Recently, I posted an article on my blog titled "The disappearing pieces of my childhood." I posted it because of a lot of reasons: a news story on CNN, conversations with my young niece and nephews, and more.
After that post, I thought even more about how whether writing historical, contemporary, or paranormal "we" can capture snapshots of time and save them for the next generation.
In one of my books, I had a very specific idea of who the grandfather needed to be. And as he formed more and more in my head there were elements of his character that after I wrote him, I recognized them. They were pieces of my own grandfather. Any member of my family who reads that story will automatically recognize the hat and suspenders. That's a personal part of my life captured forever.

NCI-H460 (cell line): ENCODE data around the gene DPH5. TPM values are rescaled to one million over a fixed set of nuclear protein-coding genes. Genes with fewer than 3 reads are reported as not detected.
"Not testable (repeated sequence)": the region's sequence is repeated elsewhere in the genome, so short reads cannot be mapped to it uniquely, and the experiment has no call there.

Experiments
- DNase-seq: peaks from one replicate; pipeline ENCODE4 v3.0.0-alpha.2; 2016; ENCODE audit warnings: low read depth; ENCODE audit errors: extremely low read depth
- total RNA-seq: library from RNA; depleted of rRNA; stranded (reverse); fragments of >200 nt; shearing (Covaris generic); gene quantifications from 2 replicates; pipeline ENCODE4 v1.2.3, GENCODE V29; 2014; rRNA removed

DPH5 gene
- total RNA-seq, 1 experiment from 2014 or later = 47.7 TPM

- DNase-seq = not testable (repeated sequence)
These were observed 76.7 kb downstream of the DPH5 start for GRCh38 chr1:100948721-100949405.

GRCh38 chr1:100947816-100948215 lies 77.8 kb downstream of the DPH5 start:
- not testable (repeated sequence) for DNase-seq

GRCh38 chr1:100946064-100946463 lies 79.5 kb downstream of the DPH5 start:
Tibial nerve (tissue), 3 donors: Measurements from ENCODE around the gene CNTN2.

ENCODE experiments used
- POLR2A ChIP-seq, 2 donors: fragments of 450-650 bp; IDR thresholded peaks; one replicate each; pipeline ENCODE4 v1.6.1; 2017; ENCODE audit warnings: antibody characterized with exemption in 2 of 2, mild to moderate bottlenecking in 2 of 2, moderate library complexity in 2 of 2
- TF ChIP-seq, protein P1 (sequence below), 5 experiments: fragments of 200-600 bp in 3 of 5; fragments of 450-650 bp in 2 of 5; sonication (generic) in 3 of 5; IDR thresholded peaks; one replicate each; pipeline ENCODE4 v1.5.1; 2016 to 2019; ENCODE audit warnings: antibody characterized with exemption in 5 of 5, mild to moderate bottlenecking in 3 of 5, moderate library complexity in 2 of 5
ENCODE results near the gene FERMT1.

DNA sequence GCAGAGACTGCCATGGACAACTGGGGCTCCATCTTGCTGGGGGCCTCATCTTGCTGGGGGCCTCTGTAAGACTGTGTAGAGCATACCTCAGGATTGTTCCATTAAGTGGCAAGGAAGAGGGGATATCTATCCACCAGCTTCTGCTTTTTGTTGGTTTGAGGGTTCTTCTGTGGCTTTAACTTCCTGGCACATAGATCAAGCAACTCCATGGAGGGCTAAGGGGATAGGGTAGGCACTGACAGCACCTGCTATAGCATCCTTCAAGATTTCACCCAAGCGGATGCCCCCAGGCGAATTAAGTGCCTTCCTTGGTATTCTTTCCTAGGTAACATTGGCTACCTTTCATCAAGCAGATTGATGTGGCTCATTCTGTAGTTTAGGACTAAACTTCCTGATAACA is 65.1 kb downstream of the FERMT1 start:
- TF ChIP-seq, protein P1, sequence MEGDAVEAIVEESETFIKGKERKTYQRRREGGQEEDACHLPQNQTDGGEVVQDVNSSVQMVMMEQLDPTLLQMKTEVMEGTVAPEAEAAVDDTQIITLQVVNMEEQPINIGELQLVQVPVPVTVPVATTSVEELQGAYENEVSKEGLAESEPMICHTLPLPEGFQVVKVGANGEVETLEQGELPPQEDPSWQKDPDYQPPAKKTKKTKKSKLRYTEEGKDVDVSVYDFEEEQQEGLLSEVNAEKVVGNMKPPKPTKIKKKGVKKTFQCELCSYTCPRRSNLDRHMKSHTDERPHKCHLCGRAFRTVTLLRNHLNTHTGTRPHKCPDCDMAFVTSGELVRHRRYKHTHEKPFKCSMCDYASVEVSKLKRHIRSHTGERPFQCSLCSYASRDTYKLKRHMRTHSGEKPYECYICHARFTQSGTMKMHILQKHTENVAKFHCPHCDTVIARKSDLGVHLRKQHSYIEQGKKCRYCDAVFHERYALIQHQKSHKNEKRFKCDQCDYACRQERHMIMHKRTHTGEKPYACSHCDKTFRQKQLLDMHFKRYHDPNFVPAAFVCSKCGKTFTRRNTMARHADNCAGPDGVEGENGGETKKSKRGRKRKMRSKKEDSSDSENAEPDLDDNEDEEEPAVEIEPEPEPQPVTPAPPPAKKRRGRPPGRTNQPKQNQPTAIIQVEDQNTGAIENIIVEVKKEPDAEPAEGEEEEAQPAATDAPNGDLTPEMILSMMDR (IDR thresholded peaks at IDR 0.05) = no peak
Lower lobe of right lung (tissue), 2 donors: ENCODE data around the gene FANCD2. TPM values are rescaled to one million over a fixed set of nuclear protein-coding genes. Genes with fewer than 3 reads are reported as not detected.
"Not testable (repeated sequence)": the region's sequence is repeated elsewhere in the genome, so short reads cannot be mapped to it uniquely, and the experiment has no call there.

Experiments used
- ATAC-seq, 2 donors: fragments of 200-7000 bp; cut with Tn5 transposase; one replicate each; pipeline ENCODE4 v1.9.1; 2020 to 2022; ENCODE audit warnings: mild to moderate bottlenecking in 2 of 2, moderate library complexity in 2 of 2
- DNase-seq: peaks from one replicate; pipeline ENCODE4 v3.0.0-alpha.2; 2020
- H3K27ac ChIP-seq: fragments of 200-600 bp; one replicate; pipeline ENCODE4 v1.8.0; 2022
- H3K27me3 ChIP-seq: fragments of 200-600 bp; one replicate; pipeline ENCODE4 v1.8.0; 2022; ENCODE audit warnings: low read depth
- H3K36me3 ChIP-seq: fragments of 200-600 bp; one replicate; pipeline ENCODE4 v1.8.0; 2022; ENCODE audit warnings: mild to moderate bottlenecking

The same can be said for technology, pop culture, and history itself.
I think one of the most interesting uses of pop culture I've read was the use of Elvis Presley as a vampire! Loved it. I'm from Memphis, TN...why didn't I think of that?
When I decided that writing was a part of me that could not be denied, I wanted to tell "my" stories. I didn't realize that although they are told in "my" voice, they are all of "our" stories.
Every time one of us plots around a news story, writes a historical or contemporary, or writes about vampires trying to commit suicide in the sunlight of Italy we're introducing a reader somewhere to something. Food. Travel. History. Science.
I guess as long as there are writers, nothing will disappear.
For all of the writers out there, do you see yourselves as historians?